- Red dog ears need attention — Underlying causes of red ears can be dangerous for a dog’s health.
- An ear infection is the most common cause of red ears — Ear infections are usually caused by bacteria, yeast, or allergies.
- Dogs need their ears cleaned often — Use vet-approved products to clean your dog’s ears and prevent infection.
If the insides of your dog’s ears look red or irritated, you need to take a close look. While red ears aren’t always a sign of something serious, they can point to underlying health issues in dogs. Here’s a list of nine potential causes for your pup’s red ears.
1. Ear infections
Ear infections are one of the most common causes of red ears in dogs. They create inflammation of the inner ear flap, around the ear canal, and/or down in the ear canal. Ear infections are usually caused by bacteria or yeast. Some dog breeds are more prone to ear infections, especially those with large or floppy ears. These breeds include:
- Golden retrievers
- Cocker spaniels
- Labrador retrievers
- Basset hounds
If your dog has an ear infection, along with red ears they might experience itchiness, swelling, exhibit signs of pain, shake their head, rub at their ears, or have a foul odor coming from their ears. Take your dog to the vet if you suspect an infection because they’ll need prescribed treatment.
👉 Besides redness, if you see scabs, crusting, pus, or brown material in a dog’s ears it’s likely an infection.
2. Dirty ears
Dogs’ ears easily get dirty due to the L-shape of their ear canal. Doggie ears can become dirty when there’s a buildup of wax and debris, which can ultimately cause a dog’s inner ears to turn red. It’s very important to clean your dog’s ears often so that they don’t get irritated or infected.
3. Ear mites
Ear mites are common in puppies and cause severe itchiness. They look like tiny white specks that are hard to see with the naked eye. Ear mites are spread through direct contact and are very contagious to other animals. To diagnose, the vet will swab a sample of your dog’s ear wax to put under a microscope. Treatment varies depending on the course of action your pup’s vet thinks is best.
👉 Cats are more prone to ear mites than dogs. In fact, cats and dogs can spread ear mites between each other. If you have one pet in the house with ear mites, all your pets should get checked.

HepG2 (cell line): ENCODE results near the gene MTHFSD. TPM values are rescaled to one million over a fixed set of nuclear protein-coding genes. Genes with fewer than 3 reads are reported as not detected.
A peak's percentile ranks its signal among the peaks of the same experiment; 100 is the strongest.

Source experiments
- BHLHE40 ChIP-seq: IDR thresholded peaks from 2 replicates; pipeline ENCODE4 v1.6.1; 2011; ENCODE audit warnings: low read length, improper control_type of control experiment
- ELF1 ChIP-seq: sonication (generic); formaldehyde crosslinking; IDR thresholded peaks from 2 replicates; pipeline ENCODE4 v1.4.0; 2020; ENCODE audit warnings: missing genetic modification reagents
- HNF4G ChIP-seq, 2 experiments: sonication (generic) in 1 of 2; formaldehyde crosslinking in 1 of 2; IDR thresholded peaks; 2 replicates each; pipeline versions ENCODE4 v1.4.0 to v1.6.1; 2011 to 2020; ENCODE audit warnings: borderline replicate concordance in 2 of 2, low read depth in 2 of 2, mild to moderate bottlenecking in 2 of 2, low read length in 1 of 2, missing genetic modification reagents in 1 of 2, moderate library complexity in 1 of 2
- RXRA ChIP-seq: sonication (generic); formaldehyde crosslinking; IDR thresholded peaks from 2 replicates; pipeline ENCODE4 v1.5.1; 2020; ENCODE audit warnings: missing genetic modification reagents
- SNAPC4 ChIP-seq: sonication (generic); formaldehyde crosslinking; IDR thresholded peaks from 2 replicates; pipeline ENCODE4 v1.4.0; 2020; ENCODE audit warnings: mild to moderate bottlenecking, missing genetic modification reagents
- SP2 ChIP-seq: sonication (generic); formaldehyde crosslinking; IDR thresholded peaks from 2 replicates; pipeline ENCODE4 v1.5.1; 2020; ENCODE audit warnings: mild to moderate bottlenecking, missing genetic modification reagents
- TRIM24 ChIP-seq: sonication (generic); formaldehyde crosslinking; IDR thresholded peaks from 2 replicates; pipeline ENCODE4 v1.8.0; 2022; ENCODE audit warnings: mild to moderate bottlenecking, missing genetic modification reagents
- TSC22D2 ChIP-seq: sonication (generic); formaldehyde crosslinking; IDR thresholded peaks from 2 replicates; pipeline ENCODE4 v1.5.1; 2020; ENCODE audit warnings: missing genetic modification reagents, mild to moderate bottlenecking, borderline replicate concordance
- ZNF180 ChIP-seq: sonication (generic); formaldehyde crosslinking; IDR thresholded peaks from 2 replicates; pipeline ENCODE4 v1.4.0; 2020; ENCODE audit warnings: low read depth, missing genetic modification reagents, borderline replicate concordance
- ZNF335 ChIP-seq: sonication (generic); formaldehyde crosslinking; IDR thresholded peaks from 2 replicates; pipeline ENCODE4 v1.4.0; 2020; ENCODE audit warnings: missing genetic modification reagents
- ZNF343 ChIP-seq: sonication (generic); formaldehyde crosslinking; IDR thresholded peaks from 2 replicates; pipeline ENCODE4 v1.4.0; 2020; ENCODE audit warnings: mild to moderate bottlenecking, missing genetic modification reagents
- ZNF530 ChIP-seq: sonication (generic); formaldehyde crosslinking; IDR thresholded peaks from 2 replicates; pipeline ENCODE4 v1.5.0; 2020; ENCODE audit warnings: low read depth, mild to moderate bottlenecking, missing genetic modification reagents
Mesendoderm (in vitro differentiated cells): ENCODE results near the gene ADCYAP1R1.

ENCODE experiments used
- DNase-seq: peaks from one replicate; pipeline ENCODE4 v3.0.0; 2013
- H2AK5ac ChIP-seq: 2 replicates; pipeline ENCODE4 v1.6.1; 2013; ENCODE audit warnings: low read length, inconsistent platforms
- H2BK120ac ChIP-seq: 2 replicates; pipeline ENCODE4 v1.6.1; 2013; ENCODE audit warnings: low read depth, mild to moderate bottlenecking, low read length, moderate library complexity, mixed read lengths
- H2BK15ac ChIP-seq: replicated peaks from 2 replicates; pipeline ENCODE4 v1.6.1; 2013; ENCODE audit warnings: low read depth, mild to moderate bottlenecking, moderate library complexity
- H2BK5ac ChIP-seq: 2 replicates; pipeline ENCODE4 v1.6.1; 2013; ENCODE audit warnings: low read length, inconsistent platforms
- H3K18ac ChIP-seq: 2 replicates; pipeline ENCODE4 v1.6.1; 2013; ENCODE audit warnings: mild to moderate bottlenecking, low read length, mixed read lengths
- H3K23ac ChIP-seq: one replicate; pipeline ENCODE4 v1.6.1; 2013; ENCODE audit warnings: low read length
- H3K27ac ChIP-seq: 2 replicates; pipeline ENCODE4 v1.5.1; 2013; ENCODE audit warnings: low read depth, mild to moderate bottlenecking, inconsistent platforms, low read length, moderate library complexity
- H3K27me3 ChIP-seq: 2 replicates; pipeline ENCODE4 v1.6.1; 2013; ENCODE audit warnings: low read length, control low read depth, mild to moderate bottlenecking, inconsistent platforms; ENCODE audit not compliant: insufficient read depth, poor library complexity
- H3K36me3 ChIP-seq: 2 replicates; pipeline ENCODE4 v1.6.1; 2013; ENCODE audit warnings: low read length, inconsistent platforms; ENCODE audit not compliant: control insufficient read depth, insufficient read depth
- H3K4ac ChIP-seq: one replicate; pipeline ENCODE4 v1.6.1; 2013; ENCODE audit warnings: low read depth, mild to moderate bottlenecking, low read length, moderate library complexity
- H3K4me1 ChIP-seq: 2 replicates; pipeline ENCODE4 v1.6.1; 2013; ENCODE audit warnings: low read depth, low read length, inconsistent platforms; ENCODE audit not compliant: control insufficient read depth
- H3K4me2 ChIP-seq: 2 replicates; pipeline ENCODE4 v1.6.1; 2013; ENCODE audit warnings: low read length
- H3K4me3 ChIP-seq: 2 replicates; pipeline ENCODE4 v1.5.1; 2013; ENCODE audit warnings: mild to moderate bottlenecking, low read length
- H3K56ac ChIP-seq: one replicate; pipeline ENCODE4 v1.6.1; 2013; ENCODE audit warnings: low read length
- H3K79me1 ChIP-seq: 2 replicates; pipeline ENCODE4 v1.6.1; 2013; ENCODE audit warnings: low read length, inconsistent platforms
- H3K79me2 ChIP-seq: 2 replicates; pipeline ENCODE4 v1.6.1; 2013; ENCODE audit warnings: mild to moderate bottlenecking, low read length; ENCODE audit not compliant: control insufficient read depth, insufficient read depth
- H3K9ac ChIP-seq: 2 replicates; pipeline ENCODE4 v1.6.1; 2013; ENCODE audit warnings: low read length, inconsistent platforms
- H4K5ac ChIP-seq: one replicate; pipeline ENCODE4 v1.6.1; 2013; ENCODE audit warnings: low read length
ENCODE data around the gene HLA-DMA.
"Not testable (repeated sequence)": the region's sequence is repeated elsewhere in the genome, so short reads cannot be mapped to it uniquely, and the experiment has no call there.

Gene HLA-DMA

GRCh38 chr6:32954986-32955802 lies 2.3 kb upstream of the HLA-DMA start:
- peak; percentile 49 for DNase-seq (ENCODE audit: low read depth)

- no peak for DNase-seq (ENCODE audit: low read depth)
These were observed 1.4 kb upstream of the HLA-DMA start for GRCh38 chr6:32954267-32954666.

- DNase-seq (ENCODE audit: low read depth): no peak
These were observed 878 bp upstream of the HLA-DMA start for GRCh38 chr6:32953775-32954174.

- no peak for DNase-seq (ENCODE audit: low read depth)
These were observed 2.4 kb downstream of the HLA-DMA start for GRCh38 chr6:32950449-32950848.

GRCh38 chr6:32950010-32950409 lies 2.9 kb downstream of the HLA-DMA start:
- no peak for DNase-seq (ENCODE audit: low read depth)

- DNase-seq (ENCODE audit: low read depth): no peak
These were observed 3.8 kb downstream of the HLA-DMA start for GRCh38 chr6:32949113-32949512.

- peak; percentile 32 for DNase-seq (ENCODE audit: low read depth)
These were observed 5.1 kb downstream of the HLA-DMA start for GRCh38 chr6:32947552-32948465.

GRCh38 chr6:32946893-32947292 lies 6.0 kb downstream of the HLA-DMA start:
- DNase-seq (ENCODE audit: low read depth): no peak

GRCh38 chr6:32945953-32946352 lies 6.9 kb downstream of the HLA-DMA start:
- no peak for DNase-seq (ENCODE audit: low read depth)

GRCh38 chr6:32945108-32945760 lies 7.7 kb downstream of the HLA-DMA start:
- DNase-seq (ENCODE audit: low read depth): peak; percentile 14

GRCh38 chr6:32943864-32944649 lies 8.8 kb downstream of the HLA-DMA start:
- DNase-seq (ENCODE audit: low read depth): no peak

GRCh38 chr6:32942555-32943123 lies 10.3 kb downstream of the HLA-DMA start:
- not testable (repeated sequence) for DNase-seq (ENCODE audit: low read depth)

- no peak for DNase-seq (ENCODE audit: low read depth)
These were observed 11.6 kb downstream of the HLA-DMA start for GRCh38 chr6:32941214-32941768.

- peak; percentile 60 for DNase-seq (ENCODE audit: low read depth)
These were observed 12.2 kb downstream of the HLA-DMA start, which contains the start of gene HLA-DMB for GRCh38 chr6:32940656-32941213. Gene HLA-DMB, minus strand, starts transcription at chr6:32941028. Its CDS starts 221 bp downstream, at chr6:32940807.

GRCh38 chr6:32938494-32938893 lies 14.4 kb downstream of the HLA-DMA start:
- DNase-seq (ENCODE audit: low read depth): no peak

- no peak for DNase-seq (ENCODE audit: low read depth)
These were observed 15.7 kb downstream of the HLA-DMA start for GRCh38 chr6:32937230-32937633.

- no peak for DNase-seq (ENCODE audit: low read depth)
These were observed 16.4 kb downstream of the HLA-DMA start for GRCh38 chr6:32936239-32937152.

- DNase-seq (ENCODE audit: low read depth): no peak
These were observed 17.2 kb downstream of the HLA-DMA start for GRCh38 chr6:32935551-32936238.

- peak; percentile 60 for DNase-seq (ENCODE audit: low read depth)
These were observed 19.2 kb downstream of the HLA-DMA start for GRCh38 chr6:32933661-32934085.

Dogs with seasonal, environmental, and food allergies often suffer from chronic ear infections. Allergies break down a dog’s skin barrier, leading to overproduction of yeast and bacteria — leading to red, infected ears. If you notice your dog scratching or licking their paws excessively at certain times of the year, they’re probably suffering from some type of allergy.
Your dog’s veterinarian can help determine if Fido is indeed suffering from allergies, and what type. They’ll run tests and prescribe medications to ease your dog’s symptoms and prevent their red ears.
Dogs get parasites when outdoors, especially in wooded areas. Parasites are small disease-carrying bugs, such as fleas and ticks. They attach to a dog’s body and bite them. The ears are one of the most common areas on a dog’s body where ticks attach. Ticks burrow themselves inside a dog’s skin, causing a small bump, blood, and redness around the area.
🚨If you see a tick on your dog’s body, it’s important to remove the entire tick. Ticks can pass several different diseases if not removed early.
6. Foreign object
When foreign objects, like foxtails or grass awns, lodge themselves in a dog’s ear they cause irritation and redness. Grass awns attach to a dog’s skin, often piercing it. If they go unnoticed, they can cause dangerous infections to pass through a dog’s body.
Dogs who engage in sport or field performances are more prone to such foreign objects. Along with redness, dogs may experience bleeding or limping. Groom your dog often and assess them for hair mats to prevent foxtails or grass awns from attaching to your dog.
👉 Grass awns are typically found in the Western United States. If you live in these areas, you should be sure to remove weeds from areas where your dog plays.
7. Aural Hematomas
Aural hematomas (ear hematomas) are little sacs of blood that form within a dog’s ear flap. They cause a dog’s ear flap to be swollen and fluid-filled like a water balloon. Ear hematomas form due to constant head shaking — dogs do this when their ears hurt or feel irritated. There are many blood vessels in a dog’s ear flap. Head shaking can cause one of these blood vessels to rupture, creating a hematoma.
8. Ear masses
There are both benign and cancerous ear masses. A polyp is a benign mass. If cancerous, they may grow and break open, causing bleeding, infection, and redness. Polyps and cancerous masses can both grow in an ear canal and lead to recurring ear infections as they trap moisture down in the canals.
🚨If you suspect your dog has a polyp or tumor you should get your dog to the vet right away.
Hypothyroidism occurs when a dog’s thyroid is underactive, causing their metabolic rates to slow. Hypothyroidism can cause dogs to have recurring ear infections. In fact, hypothyroidism causes dogs to be susceptible to infection in general.
If you notice your dog has red ears, it’s best to take them to the vet. That’s because most of the causes of red ears need more than home treatment to heal.
Be a smarter pet parent
Sign up for the best pet advice you can get
Examine your dog’s ears closely
To prevent red ears, it’s important you regularly examine and inspect your doggie’s ears. If your dog’s ears look normal, but you notice symptoms like head shaking, it’s important to take your pup to the vet. Here’s what to look for when inspecting your dog’s ears:
- Does the color of the inside of your dog’s ears look abnormally red or pink?
- Do your dog’s ears look dirty? Is there brown residue in the ear canal?
- Do your dog’s ears have a foul odor?
- Do you see anything, like parasites or a foreign object, inside your dog’s ears?